If this is playing in a cinema near you, I highly recommend you seeing this its big screen glory… the set pieces, the costumes, the cars, all the vintage ambiance will transport you to a bygone era that’s long departed but hopefully not forgotten. There’s also a few wonderful dance sequences by the two leads that were done in a long, uninterrupted take… it’d make even Gene Kelly stand up and cheer.

As for the performances, I thought this would be more of Dujardin’s vehicle, but I was pleasantly surprised that Bejo’s role is equally substantial. In fact, it’s nice to see that the female character isn’t the one that needed saving. I’d definitely be rooting for Dujardin and Bejo come Golden Globes and Oscar time, they are both electrifying! Dujardin has the panache and whimsy to carry off the charming movie star role, as well as the ability to evoke real pathos when things aren’t so rosy in Valentin’s world. Bejo is radiantly beautiful yet affable, you can’t help but like her character straight away. She really imbues so much heart into this film… her affection towards Valentin appears genuine and sincere.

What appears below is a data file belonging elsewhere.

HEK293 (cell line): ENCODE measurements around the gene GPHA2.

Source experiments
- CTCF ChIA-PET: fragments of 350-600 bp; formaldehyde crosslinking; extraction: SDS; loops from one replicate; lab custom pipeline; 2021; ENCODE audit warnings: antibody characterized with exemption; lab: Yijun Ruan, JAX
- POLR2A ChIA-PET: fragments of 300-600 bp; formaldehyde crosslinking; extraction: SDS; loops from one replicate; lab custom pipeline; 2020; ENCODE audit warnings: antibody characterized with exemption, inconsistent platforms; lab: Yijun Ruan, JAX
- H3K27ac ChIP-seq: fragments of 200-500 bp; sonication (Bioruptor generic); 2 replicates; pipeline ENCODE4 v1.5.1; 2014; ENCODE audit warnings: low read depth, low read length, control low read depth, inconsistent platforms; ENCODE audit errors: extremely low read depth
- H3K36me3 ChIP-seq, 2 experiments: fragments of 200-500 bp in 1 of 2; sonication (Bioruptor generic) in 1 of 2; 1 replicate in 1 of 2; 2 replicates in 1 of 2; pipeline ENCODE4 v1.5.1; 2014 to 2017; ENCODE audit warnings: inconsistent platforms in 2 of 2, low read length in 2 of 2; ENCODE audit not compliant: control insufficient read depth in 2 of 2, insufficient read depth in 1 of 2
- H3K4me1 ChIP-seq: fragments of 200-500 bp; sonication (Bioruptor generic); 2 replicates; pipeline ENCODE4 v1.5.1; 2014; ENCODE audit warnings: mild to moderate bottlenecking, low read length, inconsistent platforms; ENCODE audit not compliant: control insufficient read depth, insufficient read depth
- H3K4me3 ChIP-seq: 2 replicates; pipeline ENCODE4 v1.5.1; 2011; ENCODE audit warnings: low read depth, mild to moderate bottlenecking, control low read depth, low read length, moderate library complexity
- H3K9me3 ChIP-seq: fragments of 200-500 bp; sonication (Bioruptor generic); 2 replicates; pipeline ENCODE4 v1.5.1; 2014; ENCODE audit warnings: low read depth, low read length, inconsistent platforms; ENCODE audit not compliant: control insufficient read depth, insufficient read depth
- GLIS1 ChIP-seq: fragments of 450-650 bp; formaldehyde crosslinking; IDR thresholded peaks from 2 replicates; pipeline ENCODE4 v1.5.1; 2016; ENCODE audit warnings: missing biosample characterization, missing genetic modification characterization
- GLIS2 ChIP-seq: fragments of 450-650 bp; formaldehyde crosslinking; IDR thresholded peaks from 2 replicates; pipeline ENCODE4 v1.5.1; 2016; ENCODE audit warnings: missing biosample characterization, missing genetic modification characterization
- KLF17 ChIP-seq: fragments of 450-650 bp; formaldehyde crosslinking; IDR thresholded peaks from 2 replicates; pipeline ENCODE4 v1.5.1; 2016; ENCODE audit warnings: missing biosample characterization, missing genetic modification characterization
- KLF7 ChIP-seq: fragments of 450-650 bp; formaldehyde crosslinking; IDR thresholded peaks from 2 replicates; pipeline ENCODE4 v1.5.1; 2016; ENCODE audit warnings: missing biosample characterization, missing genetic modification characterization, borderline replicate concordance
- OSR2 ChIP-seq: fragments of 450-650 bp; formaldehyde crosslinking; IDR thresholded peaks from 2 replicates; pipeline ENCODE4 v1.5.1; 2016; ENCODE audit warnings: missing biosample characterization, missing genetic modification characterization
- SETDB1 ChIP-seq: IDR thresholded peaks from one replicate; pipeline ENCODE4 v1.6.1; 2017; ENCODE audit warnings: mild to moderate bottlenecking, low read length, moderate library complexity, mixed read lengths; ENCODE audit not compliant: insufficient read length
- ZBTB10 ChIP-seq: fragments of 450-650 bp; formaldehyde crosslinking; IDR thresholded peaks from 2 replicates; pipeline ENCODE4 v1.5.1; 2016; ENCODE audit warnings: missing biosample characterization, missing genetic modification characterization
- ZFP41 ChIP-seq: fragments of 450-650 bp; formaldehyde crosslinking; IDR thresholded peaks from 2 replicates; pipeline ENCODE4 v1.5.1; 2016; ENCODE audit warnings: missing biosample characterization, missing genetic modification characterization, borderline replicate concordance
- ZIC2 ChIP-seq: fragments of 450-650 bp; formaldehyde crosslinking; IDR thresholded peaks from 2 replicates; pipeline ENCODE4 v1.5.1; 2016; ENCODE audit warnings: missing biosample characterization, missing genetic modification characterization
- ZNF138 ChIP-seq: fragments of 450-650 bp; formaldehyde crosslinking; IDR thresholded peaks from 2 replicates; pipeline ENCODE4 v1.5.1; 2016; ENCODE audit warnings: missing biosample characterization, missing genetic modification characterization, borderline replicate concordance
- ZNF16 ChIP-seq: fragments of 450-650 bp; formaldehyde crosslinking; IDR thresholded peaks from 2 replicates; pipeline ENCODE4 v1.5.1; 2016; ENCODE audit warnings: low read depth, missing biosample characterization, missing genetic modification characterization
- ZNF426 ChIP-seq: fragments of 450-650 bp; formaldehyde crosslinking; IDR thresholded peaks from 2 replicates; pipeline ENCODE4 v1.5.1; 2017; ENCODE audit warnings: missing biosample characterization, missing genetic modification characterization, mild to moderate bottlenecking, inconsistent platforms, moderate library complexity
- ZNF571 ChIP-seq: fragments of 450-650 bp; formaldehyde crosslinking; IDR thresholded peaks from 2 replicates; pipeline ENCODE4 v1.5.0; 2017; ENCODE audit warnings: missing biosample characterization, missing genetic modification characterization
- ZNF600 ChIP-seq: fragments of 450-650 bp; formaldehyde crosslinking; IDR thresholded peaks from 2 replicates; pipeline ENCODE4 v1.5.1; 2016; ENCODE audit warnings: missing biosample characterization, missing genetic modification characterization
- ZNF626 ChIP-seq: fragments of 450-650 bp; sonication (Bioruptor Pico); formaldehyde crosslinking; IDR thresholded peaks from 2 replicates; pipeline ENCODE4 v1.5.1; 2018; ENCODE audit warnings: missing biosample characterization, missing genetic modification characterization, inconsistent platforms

I have to give props to the supporting cast as well. John Goodman is excellent as a Hollywood studio mogul, and James Cromwell is sympathetic as Valentin’s chauffeur. Penelope Ann Miller seems a rather odd choice as Valentin’s unhappy wife but I think she acquits herself well in the role.

Major kudos to Hazanavicius for creating a film that’s not only enchanting and delightful but something so refreshingly different from anything we’ve seen lately. This is the first 5 out of 5 rating I’ve given this year, and I really can’t find a single darn thing wrong with this film. One review I read said he didn’t want the film to end, and that when the lights came up, he didn’t feel like facing the world outside. I can certainly relate to that… The Artist is an exquisite blend of artistic visual style and engaging storytelling, a truly a magical time at the movies!

5 out of 5 reels


Have you seen this film? Please share your thoughts in the comments.

Conspicuous Trailer of the Week: The Artist